July 15th, 2023, Lesser Festival Of St. Swithin.

St. Swithun’s day if thou dost rain,
For forty days it will remain.
St. Swithun’s day if thou be fair,
For forty days ’twill rain nae mare.* [*no more]
If on St. Swithun’s day it really pours,
You’re better off to stay indoors

Statue St. Swithun.

Who Was St. Swithun?

Saint Swithun was born in the reign of King Egbert of Wessex, and was ordained a priest by Helmstan, bishop of Winchester (838 – 852). He was consecrated by Archbishop Ceolnoth and remained Bishop of Winchester from October 30th, 852, until his death, 11 years later, on July 2nd, 863.

More than a hundred years later, when Dunstan and Æthelwold, latter abbot of Abingdon and bishop of Winchester; both leading figure in the tenth-century church reform movement, were inaugurating their church reform, St. Swithun was adopted as patron of their restored church at Winchester, which had been formerly dedicated to St. Peter and St. Paul. His body was transferred from its almost forgotten grave, to King Æthelwold’s new Basilica, on July 15th, 971.

St. Swithun was known for his piety and his zeal in building new churches and restoring old ones. It was at St. Swithun’s request that the aforementioned King Æthelwulf, (father of King Alfred the Great), gave a tenth part of his royal lands to the existing Church.

St. Swithun who made his diocesan journeys on foot, supposedly left instructions that his body should be buried outside the church, “ubi et pedibus praetereuntium et stillicidiis ex alto rorantibus esset obnoxius” (Translated, “where it might be subject to the feet of passers-by and to the raindrops pouring from on high”)

However, he was to be moved from his chosen grave to an indoor shrine in the Old Minster at Winchester in 971. On that day, a violent storm is said to have followed, with rain falling continuously for the next 40 days. Thus, from that story came the odd belief that the weather on July 15th, would predict either a summer of sun or a summer of rain.

The saints body was later possibly divided between a number of smaller shrines. His head was certainly detached and in the Middle Ages, taken to Canterbury Cathedral, while Peterborough Abbey got an arm.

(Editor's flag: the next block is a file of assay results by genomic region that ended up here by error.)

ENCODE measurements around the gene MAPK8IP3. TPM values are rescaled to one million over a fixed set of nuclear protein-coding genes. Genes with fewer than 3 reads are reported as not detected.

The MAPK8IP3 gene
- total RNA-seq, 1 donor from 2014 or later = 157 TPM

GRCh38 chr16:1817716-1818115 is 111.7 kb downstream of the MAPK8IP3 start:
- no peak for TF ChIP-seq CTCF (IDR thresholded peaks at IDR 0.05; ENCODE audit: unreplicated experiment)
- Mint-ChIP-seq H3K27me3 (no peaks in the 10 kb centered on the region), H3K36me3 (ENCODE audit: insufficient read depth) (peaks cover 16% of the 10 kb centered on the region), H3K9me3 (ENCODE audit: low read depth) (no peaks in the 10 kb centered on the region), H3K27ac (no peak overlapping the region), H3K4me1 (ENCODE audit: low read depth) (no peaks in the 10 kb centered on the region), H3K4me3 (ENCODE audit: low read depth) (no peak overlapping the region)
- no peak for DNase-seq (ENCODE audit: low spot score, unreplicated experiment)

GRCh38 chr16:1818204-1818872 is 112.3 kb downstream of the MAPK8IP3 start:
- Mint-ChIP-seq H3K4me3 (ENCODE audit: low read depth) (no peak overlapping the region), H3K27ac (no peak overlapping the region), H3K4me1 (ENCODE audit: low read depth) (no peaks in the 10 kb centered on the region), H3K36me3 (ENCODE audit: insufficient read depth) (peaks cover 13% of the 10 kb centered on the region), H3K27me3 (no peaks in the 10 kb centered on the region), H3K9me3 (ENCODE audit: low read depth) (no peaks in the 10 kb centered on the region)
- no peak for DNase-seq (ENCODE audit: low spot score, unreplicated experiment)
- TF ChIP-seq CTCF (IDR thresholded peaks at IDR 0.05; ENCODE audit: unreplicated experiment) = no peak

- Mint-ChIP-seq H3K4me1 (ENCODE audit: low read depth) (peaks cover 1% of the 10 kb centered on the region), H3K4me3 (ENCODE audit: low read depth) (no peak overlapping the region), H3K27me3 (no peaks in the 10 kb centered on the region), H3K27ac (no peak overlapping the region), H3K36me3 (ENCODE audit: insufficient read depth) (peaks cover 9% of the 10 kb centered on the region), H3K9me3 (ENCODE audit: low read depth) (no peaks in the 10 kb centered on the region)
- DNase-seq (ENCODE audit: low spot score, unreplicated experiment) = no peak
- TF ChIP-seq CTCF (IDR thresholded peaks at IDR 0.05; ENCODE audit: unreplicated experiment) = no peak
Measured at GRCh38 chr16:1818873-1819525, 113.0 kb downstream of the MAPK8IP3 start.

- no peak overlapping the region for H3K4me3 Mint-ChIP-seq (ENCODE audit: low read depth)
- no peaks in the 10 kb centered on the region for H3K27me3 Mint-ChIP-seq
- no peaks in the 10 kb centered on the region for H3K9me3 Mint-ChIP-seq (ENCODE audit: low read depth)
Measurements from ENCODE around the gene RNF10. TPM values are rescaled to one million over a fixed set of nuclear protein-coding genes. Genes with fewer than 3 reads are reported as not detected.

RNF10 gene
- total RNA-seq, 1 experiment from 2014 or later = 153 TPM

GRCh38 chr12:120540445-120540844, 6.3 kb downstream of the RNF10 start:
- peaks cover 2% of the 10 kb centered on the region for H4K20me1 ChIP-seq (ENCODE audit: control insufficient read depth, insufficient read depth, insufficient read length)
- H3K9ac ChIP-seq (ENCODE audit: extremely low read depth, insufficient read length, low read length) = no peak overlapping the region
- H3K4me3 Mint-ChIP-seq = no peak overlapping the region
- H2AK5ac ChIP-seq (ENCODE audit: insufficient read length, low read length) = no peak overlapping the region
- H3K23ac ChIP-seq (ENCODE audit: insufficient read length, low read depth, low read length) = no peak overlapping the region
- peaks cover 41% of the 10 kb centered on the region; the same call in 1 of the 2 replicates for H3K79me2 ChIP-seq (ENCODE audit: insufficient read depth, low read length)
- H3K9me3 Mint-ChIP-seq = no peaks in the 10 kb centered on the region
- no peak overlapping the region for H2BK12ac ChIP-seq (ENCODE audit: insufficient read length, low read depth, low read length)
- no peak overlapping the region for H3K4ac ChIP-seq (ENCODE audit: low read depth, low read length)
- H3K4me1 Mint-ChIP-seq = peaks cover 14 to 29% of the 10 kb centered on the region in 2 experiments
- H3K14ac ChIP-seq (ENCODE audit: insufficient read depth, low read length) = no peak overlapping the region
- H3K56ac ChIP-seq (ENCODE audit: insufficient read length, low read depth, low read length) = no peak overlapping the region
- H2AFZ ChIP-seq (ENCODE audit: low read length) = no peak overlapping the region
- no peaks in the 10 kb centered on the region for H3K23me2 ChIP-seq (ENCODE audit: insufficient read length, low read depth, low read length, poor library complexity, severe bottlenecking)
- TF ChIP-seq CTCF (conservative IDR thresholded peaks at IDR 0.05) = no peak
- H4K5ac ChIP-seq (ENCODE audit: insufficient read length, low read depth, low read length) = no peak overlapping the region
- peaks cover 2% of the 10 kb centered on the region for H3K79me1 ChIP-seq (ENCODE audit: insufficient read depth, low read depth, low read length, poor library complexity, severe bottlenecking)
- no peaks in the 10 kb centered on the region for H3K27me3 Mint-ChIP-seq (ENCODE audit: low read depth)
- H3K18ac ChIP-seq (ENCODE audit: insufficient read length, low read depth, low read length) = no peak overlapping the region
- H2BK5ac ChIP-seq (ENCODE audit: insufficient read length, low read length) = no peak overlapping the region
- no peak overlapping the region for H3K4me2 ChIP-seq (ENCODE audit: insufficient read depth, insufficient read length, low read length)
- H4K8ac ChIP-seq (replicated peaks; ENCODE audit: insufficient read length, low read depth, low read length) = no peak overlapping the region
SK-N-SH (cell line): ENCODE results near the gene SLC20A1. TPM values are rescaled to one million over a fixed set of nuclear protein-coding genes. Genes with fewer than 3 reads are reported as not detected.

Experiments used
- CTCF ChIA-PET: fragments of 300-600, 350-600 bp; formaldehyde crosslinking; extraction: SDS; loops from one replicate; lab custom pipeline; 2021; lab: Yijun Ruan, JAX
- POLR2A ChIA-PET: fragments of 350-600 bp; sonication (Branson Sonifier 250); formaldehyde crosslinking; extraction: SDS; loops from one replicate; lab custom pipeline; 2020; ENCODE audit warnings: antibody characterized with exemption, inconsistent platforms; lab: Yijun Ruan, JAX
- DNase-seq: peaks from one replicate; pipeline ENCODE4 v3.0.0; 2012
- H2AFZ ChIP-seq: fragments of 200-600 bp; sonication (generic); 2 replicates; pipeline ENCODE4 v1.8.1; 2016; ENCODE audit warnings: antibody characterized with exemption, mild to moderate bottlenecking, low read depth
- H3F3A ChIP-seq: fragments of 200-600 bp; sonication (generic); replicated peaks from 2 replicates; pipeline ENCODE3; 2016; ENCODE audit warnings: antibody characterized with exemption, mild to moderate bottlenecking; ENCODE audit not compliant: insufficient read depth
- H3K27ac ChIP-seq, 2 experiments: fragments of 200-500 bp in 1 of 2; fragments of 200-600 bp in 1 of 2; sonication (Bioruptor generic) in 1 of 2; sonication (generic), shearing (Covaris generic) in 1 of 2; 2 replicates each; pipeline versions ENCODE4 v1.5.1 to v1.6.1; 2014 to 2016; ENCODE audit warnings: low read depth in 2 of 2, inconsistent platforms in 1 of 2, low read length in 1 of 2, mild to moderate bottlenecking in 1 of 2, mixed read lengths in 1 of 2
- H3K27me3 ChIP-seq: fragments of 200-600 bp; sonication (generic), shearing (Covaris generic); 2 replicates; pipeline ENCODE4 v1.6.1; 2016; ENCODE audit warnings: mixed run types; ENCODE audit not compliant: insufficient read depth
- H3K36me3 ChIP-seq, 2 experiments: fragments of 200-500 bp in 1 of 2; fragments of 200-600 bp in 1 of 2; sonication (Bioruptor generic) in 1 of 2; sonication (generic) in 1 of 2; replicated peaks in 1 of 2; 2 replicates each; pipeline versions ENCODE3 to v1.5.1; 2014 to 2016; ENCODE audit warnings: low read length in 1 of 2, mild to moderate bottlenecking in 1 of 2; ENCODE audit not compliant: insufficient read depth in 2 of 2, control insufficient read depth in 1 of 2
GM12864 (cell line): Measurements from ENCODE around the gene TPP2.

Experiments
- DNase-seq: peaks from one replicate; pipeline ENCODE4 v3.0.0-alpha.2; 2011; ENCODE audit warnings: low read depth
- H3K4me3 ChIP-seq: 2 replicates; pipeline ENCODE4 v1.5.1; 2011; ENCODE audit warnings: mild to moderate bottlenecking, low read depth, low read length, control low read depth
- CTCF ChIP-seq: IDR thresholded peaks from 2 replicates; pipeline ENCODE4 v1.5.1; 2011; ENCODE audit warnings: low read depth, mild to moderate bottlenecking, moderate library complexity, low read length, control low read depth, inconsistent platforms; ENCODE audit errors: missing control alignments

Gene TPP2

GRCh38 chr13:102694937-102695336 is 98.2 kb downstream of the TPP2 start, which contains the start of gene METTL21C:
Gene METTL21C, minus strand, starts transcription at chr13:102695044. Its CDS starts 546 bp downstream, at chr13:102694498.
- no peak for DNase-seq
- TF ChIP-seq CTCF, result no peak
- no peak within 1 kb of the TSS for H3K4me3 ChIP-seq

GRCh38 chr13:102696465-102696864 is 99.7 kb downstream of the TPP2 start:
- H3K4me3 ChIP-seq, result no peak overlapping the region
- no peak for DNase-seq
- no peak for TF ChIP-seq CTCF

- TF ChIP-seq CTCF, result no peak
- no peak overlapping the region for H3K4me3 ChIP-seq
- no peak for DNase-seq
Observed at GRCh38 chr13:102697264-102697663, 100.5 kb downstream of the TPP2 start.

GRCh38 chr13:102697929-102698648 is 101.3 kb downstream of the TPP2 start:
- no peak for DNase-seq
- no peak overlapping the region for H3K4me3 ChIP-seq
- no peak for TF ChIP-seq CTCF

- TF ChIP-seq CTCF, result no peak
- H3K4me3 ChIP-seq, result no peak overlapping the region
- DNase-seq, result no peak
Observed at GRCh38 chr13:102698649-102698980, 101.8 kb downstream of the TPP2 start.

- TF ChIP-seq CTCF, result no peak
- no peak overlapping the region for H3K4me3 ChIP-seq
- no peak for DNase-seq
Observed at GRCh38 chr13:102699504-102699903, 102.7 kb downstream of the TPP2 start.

His main shrine was transferred into the new Norman Cathedral at Winchester in 1093. He was installed on a ‘feretory platform’, latter an ornate often portable bier for the relics of a saint above and behind the high altar.
A retrochoir was built in the early 13th century to accommodate the huge numbers of pilgrims wishing to visit his shrine and enter the ‘Holy Hole’ located beneath him, often entered by the faithful, down on their hands and knees.
Æthelwold of Winchester ordered that all Monks were to stop whatever they were doing and head to the Church, to praise God every time that a miracle was brought about by St. Swithun.
The story exists that the monks at some point got so fed up of this, often forced to wake up to go to the church three or four times in a night. They decided to stop the practise. St. Swithun supposedly appeared in a dream warning them that if they stopped going to the church, then miracles would cease; resulting in the Monks deciding to return to the church, each time a miracle was known to happen.

His empty tomb in the ruins of the Old Minster became popular with visitors. The shrine was only moved into the retrochoir itself in 1476. It was demolished in 1538 during the English Reformation.
A modern representation of it now stands on the site.
Having viewed and experienced our Thurles weather today, and with Irish meteorologists promising that showers will gradually become isolated later tomorrow; with clear and dry spells developing overnight, let’s hope that the St. Swithun legend is solely a misconception.


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